Persistent delirium predicts greater mortality

J Am Geriatr Soc. 2009 Jan;57(1):55-61. doi: 10.1111/j.1532-5415.2008.02092.x.


Objectives: To examine the association between persistent delirium and 1-year mortality in newly admitted postacute care (PAC) facility patients with delirium who were followed regardless of residence.

Design: Observational cohort study.

Setting: Eight greater-Boston skilled nursing facilities specializing in PAC.

Participants: Four hundred twelve PAC patients with delirium at admission after an acute hospitalization.

Measurements: Assessments were done at baseline and four follow-up times: 2, 4, 12, and 26 weeks. Delirium, defined using the Confusion Assessment Method, was assessed, as were factors used as covariates in analyses: age, sex, comorbidity, functional status, and dementia. The outcome was 1-year mortality determined according to the National Death Index and corroborated using medical record and proxy telephone interview.

Results: Nearly one-third of subjects remained delirious at 6 months. Cumulative 1-year mortality was 39%. Independent of age, sex, comorbidity, functional status, and dementia, subjects with persistent delirium were 2.9 (95% confidence interval 51.9-4.4) times as likely to die during the 1-year follow-up as subjects whose delirium resolved. This association remained strong and significant in groups with and without dementia. Additionally, when delirium resolved, the risk of death diminished thereafter.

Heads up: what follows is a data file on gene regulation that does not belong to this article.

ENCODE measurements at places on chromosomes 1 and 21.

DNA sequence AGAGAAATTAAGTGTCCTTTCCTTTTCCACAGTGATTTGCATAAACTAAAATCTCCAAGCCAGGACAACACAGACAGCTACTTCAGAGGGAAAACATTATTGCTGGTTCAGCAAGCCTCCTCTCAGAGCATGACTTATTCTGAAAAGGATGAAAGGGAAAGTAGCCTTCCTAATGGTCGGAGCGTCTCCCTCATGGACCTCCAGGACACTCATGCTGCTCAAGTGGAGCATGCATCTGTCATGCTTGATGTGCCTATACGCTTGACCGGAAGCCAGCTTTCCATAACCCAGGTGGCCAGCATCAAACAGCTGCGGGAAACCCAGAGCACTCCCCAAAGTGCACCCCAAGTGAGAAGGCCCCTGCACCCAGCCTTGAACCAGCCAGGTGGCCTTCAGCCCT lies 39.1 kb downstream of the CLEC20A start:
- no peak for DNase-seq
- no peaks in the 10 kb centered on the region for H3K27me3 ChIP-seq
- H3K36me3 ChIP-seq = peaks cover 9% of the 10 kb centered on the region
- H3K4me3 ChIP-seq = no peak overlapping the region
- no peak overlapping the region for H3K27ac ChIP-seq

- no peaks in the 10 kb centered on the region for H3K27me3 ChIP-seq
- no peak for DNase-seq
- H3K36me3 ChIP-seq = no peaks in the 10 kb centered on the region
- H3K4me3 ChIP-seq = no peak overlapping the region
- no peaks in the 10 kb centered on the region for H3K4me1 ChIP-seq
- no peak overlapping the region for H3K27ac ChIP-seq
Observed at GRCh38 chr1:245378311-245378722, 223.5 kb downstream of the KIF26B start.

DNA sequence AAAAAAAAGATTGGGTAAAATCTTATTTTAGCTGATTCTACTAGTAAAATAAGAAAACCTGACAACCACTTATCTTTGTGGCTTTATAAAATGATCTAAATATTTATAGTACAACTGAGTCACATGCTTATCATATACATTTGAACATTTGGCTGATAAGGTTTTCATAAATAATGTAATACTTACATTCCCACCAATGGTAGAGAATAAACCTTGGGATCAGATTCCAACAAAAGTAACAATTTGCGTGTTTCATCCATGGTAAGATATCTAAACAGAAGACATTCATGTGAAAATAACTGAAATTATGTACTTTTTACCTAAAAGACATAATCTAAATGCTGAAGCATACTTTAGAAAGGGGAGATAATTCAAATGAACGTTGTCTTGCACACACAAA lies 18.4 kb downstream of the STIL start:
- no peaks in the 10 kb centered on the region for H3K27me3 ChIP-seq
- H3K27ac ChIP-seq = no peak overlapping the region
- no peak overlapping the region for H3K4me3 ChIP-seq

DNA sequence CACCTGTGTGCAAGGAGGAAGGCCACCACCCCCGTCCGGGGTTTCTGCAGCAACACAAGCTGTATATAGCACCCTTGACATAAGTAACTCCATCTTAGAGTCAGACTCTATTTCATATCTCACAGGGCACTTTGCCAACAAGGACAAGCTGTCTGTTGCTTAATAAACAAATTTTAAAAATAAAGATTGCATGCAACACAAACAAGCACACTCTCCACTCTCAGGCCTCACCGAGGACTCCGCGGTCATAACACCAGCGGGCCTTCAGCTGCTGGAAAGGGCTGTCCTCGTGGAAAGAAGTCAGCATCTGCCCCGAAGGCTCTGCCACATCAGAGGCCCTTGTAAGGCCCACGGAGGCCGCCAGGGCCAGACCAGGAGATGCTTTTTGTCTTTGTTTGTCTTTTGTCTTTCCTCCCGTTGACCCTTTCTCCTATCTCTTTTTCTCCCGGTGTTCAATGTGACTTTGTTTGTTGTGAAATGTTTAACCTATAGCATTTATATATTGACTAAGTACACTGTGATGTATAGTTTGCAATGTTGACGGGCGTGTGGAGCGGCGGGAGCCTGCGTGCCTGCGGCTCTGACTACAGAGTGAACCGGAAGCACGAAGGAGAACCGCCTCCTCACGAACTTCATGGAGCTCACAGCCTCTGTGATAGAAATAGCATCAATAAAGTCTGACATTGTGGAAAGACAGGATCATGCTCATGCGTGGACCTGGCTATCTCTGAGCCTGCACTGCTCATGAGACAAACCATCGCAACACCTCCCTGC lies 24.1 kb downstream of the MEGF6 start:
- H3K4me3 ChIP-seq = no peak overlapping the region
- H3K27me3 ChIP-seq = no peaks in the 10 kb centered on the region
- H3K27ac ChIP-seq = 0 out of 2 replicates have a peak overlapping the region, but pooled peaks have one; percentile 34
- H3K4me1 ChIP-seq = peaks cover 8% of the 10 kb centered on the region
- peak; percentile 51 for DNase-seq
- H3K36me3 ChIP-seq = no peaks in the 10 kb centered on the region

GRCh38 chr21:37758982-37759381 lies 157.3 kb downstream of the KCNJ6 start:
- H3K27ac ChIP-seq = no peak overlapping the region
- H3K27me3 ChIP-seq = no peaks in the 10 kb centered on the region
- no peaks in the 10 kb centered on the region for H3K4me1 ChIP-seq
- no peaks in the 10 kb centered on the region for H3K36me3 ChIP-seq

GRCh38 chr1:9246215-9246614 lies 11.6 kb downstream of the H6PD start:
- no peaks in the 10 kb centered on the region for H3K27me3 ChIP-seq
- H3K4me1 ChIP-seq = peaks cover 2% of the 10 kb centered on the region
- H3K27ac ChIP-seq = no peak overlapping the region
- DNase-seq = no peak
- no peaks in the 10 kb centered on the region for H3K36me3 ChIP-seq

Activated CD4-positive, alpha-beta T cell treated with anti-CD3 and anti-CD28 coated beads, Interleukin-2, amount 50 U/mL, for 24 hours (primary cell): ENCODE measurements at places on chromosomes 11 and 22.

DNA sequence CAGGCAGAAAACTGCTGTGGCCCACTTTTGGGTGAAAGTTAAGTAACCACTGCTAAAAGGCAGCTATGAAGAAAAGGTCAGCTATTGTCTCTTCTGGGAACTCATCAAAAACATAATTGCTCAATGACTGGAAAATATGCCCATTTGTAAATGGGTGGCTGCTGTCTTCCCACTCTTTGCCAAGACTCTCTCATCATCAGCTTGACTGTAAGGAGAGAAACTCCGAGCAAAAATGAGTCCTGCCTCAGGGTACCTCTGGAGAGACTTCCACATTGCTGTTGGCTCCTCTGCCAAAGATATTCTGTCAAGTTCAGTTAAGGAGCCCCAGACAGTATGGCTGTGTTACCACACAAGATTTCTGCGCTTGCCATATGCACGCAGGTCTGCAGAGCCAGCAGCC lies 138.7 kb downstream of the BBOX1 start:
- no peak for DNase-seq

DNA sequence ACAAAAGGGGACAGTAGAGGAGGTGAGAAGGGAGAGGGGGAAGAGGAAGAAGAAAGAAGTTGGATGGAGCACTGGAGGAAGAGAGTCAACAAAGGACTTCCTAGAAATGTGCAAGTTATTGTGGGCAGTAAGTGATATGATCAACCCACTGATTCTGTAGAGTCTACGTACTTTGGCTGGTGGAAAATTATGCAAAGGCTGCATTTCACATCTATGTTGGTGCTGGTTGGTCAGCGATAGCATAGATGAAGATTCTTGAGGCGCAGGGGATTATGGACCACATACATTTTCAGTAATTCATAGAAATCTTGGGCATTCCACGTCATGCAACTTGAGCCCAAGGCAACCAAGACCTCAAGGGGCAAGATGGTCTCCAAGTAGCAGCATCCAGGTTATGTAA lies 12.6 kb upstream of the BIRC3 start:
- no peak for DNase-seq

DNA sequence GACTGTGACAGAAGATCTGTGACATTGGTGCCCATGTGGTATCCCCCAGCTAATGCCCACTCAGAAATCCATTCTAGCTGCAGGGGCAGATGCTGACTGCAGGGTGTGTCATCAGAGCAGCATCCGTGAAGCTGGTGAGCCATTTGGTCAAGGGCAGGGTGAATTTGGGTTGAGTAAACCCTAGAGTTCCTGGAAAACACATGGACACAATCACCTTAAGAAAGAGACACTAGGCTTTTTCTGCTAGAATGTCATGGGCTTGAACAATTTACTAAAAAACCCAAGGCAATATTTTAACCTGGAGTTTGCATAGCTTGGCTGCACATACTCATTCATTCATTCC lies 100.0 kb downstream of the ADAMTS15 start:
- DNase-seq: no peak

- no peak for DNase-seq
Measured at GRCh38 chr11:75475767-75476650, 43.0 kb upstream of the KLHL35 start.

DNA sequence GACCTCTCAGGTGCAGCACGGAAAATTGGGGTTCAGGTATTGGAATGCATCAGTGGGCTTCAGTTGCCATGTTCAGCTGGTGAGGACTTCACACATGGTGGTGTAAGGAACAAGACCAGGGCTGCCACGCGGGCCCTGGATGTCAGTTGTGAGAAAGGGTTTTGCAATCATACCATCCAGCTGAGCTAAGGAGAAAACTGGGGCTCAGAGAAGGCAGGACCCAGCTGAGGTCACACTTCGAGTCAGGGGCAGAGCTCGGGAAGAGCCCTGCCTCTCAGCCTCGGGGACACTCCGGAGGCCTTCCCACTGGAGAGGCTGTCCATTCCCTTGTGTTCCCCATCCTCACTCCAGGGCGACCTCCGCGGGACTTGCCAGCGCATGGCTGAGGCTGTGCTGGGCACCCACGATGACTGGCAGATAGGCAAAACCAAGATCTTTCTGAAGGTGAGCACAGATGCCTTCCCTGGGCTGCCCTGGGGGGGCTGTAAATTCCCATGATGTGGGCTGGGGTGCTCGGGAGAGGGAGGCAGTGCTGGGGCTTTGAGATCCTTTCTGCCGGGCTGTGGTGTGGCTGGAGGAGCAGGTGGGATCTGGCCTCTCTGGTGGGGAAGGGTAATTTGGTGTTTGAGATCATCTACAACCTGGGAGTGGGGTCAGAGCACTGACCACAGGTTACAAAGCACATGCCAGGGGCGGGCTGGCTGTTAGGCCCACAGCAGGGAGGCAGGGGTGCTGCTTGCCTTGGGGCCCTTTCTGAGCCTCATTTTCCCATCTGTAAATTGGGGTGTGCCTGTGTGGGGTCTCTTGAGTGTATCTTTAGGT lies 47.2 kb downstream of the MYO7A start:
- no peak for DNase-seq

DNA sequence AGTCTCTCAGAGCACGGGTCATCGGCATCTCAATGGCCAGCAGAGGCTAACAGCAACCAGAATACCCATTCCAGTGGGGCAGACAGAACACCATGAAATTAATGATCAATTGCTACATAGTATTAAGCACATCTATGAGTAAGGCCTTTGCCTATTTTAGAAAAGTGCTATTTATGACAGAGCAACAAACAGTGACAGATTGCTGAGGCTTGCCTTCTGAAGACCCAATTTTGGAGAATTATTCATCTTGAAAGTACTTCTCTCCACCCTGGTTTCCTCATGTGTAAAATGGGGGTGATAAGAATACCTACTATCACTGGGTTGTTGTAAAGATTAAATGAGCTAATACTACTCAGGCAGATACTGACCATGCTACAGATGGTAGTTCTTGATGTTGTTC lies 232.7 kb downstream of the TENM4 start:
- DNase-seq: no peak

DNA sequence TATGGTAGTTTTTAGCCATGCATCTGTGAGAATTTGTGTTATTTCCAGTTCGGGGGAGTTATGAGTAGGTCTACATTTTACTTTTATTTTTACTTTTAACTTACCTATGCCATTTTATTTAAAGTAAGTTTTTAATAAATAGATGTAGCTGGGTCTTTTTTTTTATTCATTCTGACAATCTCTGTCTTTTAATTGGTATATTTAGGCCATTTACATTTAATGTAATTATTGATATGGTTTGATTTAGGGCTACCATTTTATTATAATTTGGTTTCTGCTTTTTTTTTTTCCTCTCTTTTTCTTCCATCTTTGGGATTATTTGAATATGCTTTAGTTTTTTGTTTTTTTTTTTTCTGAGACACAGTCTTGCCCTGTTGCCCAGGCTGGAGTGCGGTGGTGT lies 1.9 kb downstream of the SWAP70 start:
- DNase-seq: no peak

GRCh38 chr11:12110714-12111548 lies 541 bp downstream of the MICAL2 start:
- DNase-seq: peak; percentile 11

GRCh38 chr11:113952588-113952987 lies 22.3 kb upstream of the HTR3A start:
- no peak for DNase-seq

Conclusion: In patients who were delirious at the time of PAC admission, persistent delirium was a significant independent predictor of 1-year mortality.

Publication types

  • Research Support, N.I.H., Extramural

MeSH terms

  • Aged
  • Aged, 80 and over
  • Cohort Studies
  • Delirium / etiology
  • Delirium / mortality*
  • Female
  • Homes for the Aged*
  • Hospitalization
  • Humans
  • Male
  • Nursing Homes*